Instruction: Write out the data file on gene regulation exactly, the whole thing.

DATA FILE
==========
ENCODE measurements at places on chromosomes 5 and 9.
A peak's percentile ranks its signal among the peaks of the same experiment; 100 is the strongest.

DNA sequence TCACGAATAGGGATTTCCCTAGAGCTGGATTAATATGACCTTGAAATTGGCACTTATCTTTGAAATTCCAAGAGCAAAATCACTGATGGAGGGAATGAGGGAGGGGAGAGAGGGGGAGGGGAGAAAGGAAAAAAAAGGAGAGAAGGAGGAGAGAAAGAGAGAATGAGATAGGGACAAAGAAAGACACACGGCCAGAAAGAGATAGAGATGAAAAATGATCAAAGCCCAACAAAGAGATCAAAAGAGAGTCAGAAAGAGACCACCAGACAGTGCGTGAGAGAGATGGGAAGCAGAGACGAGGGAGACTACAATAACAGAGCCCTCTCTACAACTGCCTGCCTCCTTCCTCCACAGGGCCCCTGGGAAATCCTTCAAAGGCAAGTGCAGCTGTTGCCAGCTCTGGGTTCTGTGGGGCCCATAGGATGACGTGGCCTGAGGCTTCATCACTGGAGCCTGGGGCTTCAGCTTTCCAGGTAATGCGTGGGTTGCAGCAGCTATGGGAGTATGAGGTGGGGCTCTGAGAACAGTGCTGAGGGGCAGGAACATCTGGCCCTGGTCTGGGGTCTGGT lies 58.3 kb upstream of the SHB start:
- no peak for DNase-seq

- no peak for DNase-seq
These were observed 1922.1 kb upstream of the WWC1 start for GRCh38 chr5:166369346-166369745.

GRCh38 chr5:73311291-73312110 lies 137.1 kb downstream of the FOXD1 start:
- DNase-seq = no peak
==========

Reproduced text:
ENCODE measurements at places on chromosomes 5 and 9.
A peak's percentile ranks its signal among the peaks of the same experiment; 100 is the strongest.

DNA sequence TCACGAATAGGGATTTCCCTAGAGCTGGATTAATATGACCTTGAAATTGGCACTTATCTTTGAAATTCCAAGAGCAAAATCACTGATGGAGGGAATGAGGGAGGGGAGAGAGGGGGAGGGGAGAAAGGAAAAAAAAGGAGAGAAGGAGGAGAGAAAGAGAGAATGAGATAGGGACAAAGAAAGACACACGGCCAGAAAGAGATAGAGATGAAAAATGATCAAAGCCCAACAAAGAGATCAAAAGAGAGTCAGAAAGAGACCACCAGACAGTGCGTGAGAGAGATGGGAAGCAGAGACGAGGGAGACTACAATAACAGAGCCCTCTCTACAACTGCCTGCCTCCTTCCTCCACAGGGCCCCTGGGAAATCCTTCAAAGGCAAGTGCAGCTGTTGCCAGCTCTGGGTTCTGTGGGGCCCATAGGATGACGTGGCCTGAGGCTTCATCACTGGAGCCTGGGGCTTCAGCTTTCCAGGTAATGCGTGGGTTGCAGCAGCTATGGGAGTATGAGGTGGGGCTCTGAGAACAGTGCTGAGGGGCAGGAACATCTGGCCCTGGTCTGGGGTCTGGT lies 58.3 kb upstream of the SHB start:
- no peak for DNase-seq

- no peak for DNase-seq
These were observed 1922.1 kb upstream of the WWC1 start for GRCh38 chr5:166369346-166369745.

GRCh38 chr5:73311291-73312110 lies 137.1 kb downstream of the FOXD1 start:
- DNase-seq = no peak